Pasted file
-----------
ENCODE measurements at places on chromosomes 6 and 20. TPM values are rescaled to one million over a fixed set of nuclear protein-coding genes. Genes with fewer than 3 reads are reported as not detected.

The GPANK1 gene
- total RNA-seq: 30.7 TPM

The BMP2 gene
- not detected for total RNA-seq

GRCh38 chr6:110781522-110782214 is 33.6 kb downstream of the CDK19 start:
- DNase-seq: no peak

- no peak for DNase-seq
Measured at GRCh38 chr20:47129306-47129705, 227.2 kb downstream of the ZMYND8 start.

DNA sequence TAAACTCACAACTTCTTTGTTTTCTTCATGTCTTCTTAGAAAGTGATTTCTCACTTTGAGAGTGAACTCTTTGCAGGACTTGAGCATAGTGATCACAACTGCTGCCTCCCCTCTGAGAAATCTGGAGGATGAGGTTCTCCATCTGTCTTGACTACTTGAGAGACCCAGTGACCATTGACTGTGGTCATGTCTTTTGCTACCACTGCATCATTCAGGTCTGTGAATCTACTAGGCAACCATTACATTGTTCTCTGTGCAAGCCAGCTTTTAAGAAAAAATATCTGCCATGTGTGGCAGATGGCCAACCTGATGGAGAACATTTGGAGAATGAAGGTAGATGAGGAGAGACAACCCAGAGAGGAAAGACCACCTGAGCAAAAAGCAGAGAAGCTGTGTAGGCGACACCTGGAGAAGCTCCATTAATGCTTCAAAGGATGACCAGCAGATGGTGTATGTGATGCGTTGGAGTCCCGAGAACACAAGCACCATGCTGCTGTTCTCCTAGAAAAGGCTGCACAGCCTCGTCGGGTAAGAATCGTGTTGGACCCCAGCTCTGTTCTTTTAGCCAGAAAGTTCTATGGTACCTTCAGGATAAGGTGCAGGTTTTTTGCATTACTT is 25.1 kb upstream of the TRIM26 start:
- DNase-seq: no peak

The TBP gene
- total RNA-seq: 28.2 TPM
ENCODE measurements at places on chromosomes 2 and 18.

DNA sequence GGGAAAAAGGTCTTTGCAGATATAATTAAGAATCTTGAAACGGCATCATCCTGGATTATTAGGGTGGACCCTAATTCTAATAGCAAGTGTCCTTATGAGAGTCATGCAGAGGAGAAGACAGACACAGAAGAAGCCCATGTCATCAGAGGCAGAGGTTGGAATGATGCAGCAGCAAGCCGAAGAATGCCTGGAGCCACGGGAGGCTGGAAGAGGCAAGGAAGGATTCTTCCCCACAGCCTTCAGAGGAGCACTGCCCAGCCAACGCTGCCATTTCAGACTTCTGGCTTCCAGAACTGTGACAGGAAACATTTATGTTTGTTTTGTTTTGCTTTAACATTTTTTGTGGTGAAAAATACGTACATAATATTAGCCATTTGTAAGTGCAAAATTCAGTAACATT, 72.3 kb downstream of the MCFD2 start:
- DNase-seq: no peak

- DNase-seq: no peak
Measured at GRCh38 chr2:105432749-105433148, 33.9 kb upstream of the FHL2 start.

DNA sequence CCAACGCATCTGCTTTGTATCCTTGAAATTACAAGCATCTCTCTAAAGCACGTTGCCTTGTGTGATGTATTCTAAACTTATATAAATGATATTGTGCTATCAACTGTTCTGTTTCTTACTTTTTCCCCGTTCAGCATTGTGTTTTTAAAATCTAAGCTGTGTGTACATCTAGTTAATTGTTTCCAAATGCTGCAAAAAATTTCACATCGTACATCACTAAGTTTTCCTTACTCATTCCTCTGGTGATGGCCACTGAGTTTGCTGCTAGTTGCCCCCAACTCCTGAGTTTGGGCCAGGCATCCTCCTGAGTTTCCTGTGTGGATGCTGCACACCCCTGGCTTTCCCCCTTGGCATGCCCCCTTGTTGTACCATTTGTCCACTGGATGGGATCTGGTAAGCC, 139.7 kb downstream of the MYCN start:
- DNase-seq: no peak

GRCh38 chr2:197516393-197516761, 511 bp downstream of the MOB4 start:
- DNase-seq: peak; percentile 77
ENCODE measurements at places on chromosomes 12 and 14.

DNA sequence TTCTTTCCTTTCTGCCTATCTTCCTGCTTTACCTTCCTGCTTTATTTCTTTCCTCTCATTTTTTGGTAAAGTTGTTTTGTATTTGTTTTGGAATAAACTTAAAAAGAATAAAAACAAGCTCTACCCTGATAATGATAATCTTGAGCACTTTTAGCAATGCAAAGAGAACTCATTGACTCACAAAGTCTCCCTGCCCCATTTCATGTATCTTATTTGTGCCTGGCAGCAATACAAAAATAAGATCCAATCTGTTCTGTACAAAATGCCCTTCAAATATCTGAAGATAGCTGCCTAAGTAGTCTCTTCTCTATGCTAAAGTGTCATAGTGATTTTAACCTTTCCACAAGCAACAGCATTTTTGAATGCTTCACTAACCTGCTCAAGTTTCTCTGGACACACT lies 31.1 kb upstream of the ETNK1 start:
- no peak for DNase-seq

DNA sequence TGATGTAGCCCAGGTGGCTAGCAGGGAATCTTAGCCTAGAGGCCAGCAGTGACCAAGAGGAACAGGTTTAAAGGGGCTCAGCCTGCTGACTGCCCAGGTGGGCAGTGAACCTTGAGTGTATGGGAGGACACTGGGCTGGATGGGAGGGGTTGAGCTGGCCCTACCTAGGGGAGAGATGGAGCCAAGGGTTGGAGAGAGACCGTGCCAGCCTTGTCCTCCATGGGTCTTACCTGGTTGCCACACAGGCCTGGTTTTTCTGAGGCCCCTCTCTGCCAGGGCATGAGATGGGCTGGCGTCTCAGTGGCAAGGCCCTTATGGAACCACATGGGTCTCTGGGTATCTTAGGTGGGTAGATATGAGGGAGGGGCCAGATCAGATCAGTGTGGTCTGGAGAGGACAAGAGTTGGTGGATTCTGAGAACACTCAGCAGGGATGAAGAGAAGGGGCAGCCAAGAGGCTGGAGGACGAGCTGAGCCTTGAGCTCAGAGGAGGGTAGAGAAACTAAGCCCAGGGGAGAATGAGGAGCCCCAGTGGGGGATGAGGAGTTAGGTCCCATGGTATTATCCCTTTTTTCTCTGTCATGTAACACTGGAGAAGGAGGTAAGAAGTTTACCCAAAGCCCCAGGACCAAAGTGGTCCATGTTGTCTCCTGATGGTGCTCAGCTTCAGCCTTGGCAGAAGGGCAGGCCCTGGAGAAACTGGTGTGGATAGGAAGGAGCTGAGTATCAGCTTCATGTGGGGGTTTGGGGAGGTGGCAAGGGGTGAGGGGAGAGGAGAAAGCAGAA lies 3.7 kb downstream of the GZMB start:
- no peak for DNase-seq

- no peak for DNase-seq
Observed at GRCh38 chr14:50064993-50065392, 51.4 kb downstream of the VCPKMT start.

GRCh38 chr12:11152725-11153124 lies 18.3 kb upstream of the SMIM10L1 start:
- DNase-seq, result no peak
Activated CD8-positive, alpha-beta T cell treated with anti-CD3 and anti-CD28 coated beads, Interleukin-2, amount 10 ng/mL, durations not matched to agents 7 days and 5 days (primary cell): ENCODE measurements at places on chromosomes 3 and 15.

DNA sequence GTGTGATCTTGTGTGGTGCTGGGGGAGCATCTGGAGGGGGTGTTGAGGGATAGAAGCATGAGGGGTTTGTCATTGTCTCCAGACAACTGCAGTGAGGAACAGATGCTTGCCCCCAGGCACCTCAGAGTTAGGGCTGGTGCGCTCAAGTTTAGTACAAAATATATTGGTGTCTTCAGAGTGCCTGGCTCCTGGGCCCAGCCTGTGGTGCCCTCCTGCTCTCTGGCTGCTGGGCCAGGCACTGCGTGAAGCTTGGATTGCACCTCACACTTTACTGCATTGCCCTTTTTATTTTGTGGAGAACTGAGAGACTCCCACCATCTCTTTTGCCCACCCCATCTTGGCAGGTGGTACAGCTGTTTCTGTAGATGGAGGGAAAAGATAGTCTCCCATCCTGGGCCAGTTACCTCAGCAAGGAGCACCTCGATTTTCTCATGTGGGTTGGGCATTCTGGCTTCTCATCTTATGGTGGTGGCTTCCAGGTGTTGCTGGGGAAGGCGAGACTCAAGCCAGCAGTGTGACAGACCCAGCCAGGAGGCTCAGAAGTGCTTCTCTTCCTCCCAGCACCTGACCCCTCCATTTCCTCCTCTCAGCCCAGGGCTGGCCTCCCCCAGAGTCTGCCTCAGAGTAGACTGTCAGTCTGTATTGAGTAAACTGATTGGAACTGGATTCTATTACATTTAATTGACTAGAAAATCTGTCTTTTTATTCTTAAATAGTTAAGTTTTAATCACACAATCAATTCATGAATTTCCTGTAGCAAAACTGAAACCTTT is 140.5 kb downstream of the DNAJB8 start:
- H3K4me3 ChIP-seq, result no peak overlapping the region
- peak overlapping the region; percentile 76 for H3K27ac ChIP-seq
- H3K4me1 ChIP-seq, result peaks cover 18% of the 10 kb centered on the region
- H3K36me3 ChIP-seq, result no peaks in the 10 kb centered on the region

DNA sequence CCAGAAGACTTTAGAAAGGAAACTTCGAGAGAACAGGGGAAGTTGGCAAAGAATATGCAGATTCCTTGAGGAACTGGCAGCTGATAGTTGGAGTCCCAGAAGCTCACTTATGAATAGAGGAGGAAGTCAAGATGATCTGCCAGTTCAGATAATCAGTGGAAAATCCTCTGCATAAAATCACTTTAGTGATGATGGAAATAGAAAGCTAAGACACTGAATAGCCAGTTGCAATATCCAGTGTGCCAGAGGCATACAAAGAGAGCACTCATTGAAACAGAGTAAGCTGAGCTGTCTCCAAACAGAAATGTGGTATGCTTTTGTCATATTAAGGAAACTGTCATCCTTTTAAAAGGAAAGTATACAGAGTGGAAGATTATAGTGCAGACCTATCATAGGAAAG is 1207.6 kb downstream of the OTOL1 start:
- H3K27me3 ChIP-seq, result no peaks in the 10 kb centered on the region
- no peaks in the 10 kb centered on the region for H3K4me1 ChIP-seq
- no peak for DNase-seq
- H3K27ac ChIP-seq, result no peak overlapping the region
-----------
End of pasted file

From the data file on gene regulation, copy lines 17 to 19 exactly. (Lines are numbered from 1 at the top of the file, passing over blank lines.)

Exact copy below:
- DNase-seq: no peak
Measured at GRCh38 chr2:105432749-105433148, 33.9 kb upstream of the FHL2 start.

DNA sequence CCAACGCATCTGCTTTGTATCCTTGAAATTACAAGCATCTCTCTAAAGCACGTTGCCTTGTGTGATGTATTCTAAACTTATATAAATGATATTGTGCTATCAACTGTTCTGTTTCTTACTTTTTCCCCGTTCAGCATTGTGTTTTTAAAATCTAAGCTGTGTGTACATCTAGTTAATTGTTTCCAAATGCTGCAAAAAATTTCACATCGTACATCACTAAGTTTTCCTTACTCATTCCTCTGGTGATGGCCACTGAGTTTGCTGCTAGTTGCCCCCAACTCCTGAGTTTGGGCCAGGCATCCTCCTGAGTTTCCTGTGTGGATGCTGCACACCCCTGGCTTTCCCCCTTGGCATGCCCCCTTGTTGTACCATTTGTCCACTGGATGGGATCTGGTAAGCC, 139.7 kb downstream of the MYCN start: